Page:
“The effect of these offences is apparent: the guilty parties are harbouring and spreading disease by keeping infected cattle on farms. The cattle-based measures now in place depend absolutely on effective movement controls, honest and accurate record keeping and discipline. They have been producing heartening results without killing a single badger, particularly in Wales. However, if badger culling had been introduced last year, these improvements would have been claimed as ‘proof’ that culling had been necessary.”

Meanwhile, the statistics about the number of cattle slaughtered every year because of bTB, and the amount this costs, have been very visible in the media, but no one mentions the other causes of premature slaughter.

In 2009, 120,000 cattle were slaughtered because they were infertile. In 2008, 75,000 were slaughtered because they were “not in calf”; 50,000 because of mastitis; 25,000 because of lameness; and 7,000 because they were “low yield”. Not to mention the male dairy calves that are killed at birth because they are unprofitable. Compare these figures with the 30,000 with bTB that are slaughtered.

No one mentions these because they are not caused by wildlife. Several factors, including bad luck and bad husbandry, are at play. Farmers receive no compensation for these animals. They accept these losses as an unfortunate part of their livelihood – there is no one to blame.

Last year, the government announced a public consultation on whether we should have a cull. It ended in December, but the results had not been made public. Why not? A request for the information under the Freedom of Information Act was turned down because the Department for Environment, Food and Rural Affairs said releasing the information “would affect their policy”. Isn’t that what a consultation is meant to do? They have, however, now included the results as part of another consultation, which closes on 20 September. Those figures show that, of those who responded, 69% would not want to cull and 31% were in favour of culling but alongside vaccination. Not exactly a resounding endorsement of the government’s proposals.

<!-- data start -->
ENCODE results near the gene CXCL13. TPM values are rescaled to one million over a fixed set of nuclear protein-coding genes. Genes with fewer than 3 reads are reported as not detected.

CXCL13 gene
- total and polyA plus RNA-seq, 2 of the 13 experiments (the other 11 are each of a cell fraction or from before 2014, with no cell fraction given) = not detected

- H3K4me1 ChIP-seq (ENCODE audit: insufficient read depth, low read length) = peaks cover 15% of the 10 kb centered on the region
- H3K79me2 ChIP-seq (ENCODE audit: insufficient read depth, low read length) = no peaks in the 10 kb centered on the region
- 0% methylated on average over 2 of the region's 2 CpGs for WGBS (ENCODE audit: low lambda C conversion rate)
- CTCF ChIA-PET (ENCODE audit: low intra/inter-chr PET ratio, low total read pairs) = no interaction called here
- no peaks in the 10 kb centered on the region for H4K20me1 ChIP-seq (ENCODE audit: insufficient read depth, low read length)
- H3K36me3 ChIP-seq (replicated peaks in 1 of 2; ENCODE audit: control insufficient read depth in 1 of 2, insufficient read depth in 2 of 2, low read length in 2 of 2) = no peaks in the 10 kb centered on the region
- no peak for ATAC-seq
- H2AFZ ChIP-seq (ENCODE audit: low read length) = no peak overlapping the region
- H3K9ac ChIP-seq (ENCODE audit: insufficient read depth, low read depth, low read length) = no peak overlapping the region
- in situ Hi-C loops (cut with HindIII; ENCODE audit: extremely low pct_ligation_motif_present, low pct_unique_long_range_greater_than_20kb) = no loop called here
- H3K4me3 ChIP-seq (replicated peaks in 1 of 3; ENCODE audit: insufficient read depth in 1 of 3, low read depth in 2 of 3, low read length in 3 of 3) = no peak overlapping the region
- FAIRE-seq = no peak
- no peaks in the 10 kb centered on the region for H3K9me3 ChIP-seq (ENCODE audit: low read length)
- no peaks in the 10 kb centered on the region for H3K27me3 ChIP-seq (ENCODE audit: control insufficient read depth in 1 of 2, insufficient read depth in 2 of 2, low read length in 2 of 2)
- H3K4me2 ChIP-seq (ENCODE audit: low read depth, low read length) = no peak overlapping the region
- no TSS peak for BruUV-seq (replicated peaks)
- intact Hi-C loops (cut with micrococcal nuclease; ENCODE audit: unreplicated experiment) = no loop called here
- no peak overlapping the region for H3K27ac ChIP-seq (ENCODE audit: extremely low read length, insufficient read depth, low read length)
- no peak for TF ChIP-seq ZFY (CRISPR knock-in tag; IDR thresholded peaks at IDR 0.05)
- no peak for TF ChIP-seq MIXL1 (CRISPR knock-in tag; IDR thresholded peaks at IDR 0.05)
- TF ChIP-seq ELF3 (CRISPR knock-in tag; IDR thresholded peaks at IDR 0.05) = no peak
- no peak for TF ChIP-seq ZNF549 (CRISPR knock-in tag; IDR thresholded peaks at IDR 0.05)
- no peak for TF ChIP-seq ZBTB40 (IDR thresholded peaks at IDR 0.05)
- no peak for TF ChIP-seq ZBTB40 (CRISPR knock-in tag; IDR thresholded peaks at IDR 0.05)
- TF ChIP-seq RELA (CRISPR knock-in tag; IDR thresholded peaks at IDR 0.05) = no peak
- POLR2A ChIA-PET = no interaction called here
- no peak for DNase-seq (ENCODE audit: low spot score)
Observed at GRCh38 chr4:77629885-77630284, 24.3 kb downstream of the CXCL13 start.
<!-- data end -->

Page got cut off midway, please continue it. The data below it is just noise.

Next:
In other polls, too, the public have made their opposition clear: 97% against in a 2007 poll for the Labour government; 68%, both rural and urban, against in a recent BBC poll90.9% against in a Guardian poll in July. Even a recent poll by Countryfile, which largely has a farming audience, polled more than 60% against a cull.

Would badger culling help? The answer is no. And to support this conclusion, we need only look back at the evidence of the Krebs trial, a massive pilot cull of badgers over 10 years between 1997 and 2007, overseen by the Independent Scientific Group (ISG). It is a well-worn argument, but it bears repeating: the trial showed that bTB in the culling area was reduced only marginally. Outside the culling area, it actually rose, a result of what is called perturbation, where badgers who have survived a cull spread out to escape danger. This behaviour does not occur in any other species. The conclusion of this massive trial was that “culling can make no meaningful contribution to the reduction of bTB”.